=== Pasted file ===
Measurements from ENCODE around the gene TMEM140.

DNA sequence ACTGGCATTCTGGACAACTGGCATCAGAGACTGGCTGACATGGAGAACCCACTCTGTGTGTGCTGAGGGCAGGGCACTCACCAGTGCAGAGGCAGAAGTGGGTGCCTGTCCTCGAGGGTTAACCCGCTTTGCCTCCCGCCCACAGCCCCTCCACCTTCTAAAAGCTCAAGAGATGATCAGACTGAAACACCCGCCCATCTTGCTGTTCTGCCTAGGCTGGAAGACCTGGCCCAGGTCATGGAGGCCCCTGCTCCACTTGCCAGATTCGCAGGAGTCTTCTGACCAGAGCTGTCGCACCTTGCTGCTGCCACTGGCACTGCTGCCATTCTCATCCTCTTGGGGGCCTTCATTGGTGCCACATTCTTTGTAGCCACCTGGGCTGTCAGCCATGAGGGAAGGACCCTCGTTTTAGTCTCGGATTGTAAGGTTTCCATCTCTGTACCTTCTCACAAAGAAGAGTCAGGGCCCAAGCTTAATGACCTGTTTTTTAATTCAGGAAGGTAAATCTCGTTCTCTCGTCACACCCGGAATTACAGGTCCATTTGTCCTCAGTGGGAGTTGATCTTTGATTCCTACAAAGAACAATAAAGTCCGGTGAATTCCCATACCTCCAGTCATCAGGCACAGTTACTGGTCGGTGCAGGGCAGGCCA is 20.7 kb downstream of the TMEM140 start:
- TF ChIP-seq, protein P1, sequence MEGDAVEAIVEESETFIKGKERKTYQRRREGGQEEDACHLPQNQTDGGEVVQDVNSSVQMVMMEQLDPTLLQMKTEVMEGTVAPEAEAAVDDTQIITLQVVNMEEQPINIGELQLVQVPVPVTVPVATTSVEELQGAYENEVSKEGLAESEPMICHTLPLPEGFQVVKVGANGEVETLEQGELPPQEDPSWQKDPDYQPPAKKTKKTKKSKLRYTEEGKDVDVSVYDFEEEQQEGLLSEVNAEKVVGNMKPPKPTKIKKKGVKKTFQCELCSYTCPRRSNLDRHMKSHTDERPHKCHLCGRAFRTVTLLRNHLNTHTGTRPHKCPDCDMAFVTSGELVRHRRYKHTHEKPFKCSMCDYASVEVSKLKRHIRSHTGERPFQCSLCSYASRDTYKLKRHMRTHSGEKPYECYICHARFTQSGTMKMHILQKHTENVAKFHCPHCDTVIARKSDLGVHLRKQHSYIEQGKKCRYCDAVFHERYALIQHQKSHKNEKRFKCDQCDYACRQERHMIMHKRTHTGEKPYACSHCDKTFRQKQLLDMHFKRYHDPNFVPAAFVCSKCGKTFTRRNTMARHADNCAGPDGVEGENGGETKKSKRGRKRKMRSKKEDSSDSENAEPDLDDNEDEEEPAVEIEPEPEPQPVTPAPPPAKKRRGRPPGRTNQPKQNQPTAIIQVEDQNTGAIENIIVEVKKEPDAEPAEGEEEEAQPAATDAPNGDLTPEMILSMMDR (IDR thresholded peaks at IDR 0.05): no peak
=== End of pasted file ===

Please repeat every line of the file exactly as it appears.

Measurements from ENCODE around the gene TMEM140.

DNA sequence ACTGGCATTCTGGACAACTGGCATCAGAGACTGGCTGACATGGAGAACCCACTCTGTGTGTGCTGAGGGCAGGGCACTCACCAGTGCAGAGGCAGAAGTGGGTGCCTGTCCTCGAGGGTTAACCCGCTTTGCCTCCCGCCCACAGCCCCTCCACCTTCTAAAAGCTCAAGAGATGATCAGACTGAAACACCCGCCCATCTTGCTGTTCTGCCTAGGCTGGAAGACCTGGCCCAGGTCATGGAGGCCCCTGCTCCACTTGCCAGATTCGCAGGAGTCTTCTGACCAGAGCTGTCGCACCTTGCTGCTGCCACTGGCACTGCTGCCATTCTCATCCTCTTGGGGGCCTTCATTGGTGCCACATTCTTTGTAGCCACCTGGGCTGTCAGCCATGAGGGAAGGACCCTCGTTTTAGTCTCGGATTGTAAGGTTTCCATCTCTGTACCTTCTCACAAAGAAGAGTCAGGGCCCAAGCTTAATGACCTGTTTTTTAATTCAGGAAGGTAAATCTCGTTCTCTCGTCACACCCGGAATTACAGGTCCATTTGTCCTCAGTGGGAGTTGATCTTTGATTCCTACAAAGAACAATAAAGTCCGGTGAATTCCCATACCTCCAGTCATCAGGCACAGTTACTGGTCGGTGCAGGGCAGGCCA is 20.7 kb downstream of the TMEM140 start:
- TF ChIP-seq, protein P1, sequence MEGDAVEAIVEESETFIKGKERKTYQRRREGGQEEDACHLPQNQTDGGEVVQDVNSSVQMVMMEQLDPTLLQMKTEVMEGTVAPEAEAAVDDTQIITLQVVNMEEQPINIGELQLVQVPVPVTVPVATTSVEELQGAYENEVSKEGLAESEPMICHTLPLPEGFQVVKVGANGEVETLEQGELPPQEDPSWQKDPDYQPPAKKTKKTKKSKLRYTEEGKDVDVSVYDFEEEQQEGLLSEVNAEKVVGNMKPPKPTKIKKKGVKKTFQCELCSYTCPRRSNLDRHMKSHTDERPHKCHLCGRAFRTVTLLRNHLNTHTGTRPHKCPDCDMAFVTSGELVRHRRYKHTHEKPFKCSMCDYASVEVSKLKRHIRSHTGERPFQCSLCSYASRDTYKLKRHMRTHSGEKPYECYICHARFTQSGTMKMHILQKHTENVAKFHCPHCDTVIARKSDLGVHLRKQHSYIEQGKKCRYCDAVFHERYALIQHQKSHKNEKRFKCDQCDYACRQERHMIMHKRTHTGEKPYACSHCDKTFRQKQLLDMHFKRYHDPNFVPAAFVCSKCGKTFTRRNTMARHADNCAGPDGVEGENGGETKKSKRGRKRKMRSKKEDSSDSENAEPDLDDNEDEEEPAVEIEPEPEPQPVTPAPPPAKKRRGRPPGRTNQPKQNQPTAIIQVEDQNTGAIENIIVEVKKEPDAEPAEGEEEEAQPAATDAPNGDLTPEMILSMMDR (IDR thresholded peaks at IDR 0.05): no peak